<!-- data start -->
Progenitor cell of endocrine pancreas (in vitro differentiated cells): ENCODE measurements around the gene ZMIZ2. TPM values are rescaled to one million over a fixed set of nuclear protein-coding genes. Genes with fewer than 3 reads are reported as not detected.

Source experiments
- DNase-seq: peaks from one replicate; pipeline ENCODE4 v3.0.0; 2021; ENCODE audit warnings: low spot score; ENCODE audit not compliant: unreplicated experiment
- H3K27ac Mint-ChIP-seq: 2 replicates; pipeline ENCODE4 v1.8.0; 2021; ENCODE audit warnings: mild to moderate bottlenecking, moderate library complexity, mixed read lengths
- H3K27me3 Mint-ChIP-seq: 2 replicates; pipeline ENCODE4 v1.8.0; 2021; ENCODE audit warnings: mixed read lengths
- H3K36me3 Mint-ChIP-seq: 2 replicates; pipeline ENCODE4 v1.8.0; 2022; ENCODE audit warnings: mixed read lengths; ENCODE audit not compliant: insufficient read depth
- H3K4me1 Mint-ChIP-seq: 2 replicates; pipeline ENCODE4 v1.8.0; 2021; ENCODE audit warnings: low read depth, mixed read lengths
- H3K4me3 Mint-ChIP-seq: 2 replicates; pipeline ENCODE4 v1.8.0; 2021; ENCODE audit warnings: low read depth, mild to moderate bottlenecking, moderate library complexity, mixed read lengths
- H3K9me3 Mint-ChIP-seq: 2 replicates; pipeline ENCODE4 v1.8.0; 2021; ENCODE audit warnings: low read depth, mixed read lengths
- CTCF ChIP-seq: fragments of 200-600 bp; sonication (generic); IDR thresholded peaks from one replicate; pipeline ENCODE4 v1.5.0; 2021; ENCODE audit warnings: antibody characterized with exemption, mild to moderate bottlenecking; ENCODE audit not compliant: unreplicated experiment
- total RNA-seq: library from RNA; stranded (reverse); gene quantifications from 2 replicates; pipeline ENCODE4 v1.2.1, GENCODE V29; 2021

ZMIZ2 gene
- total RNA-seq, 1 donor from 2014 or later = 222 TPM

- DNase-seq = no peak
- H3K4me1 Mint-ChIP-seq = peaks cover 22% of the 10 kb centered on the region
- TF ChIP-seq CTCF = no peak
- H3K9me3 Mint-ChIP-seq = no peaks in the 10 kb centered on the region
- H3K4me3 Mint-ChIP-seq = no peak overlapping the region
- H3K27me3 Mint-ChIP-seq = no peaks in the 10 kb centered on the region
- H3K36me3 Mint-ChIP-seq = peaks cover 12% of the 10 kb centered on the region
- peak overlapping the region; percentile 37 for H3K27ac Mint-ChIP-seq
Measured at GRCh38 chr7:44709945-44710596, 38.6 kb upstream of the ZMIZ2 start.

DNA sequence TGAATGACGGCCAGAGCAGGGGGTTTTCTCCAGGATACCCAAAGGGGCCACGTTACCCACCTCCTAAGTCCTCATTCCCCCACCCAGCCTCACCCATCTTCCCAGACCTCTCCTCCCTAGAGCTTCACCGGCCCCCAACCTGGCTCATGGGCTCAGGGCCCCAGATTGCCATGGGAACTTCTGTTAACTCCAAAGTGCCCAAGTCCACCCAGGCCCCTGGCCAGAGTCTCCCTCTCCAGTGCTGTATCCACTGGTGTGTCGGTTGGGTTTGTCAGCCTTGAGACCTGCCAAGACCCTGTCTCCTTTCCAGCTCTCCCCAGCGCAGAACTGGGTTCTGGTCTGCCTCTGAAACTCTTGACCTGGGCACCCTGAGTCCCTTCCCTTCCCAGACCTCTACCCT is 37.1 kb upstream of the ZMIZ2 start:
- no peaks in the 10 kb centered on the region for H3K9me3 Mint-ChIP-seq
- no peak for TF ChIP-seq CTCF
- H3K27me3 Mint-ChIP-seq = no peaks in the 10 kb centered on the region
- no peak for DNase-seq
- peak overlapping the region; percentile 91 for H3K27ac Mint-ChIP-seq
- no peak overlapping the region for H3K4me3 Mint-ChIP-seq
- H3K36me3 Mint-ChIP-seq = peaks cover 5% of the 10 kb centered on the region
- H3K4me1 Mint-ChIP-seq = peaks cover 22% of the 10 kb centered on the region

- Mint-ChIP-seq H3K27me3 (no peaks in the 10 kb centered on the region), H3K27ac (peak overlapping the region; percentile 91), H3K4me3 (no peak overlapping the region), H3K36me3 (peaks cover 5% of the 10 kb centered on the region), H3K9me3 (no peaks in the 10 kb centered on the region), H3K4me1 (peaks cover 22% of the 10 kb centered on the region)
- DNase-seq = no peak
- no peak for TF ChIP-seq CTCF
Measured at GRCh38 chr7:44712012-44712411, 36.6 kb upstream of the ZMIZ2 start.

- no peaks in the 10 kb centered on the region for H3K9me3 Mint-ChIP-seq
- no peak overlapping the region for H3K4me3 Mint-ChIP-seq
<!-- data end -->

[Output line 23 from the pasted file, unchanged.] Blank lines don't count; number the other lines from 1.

DNA sequence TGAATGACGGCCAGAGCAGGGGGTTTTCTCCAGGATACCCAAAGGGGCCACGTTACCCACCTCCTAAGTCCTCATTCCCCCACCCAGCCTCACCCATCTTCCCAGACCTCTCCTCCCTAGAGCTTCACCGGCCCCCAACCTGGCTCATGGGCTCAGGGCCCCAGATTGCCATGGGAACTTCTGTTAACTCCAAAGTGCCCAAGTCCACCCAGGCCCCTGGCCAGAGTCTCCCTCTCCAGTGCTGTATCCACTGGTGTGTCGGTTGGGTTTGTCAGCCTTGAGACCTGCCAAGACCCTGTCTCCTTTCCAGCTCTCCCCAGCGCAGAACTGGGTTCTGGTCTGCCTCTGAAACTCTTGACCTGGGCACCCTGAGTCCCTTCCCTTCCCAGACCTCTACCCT is 37.1 kb upstream of the ZMIZ2 start: